Remus said the hardened criminals in this prison came to the alter and ate the wonderful food and many of them started crying because someone had treated them as human beings for the first time in a very long time. I asked Remus if the older friar had continued the mass after all the food was eaten and he paused, a peaceful expression came to his face and he said, “No.”

The second story that Remus told happened after he was life professed in the OFM. He was still in Hungary and the date was probably in the early 1930’s.

The bishop of one of the dioceses that bordered the diocese in which Remus’ friary was located was a prince bishop. A prince bishop had fealty from both the church property and the secular property in the diocese. The early 1930’s in Hungary weren’t that far removed from medieval feudalism, so a prince bishop was the absolute power in the lands that constituted his diocese.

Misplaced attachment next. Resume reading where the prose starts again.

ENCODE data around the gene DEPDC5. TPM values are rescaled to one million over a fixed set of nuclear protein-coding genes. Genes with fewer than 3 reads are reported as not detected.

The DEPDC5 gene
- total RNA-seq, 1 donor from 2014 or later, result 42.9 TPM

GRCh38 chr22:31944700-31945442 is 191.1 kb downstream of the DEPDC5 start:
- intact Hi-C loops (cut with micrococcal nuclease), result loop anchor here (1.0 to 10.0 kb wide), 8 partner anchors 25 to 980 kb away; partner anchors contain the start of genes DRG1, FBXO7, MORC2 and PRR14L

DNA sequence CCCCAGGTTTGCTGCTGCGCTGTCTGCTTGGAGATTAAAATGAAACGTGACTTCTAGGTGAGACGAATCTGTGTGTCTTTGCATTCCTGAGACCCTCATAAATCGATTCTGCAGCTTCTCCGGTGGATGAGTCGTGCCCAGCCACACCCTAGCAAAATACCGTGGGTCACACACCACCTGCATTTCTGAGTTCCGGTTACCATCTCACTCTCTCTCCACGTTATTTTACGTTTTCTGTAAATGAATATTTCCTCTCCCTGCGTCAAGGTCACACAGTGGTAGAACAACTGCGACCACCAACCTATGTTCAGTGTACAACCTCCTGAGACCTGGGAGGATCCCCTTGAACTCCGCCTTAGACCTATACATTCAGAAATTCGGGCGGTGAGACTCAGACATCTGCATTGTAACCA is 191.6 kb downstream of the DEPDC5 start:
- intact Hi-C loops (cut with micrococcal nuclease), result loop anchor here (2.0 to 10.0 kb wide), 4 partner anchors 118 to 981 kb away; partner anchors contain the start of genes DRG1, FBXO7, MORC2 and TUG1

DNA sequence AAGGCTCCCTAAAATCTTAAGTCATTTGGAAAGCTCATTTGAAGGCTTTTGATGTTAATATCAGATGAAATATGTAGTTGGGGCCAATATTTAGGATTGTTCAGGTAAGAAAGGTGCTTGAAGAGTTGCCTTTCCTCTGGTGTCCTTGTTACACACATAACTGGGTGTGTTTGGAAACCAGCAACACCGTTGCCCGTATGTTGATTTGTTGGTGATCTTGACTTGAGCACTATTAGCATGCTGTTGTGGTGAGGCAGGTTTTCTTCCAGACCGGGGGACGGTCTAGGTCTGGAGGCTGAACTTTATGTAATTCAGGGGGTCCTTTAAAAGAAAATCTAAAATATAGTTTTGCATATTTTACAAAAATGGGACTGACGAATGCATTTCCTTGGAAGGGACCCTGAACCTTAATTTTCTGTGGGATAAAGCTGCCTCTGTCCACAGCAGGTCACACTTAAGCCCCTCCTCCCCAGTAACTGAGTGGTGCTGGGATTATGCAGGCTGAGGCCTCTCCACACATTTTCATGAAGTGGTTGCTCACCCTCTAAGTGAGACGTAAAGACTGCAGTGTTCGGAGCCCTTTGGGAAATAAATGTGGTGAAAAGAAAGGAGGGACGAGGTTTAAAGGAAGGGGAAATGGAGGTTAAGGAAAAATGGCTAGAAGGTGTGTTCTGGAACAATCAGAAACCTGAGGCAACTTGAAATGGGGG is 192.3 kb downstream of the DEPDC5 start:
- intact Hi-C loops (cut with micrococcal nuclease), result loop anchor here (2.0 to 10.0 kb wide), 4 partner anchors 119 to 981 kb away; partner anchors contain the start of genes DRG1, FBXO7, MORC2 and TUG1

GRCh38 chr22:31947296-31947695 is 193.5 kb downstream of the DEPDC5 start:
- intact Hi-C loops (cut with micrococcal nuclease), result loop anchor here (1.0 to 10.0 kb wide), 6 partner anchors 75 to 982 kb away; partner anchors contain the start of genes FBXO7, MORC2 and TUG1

The prince bishop decided that he could make more money if he shut down the churches and had his serfs work six days a week and rest on Sundays. Remus heard of this situation and he was scandalized. He and another friar walked to the neighboring diocese and went to the steps of the closed cathedral on Sunday morning and preached. In my own experience, Remus was a very passionate, dynamic preacher. Without a doubt, he and the other friar drew a big crowd. When they were finished preaching, they walked back to their friary.

The prince bishop was furious. Remus and his friend didn’t ask permission to preach. Indeed, they never had intended to ask permission; they just wanted to make a point – and to preach the gospel.

The problem for the prince bishop was that he had no way to discipline Remus and his friend. Friars report through a Franciscan hierarchy to the pope. The prince bishop had to appeal to the pope through his normal church hierarchy. Then the pope would send the reprimand down through the Franciscan hierarchy where it finally reached the guardian of Remus’ friary. In the 1930’s this kind of communication took a very long time – years.

A couple of years after Remus’ preaching adventure, his guardian called him and his friend into the guardian’s office and told them that they were officially reprimanded. The guardian shook his finger at them and said “Don’t do that any more”.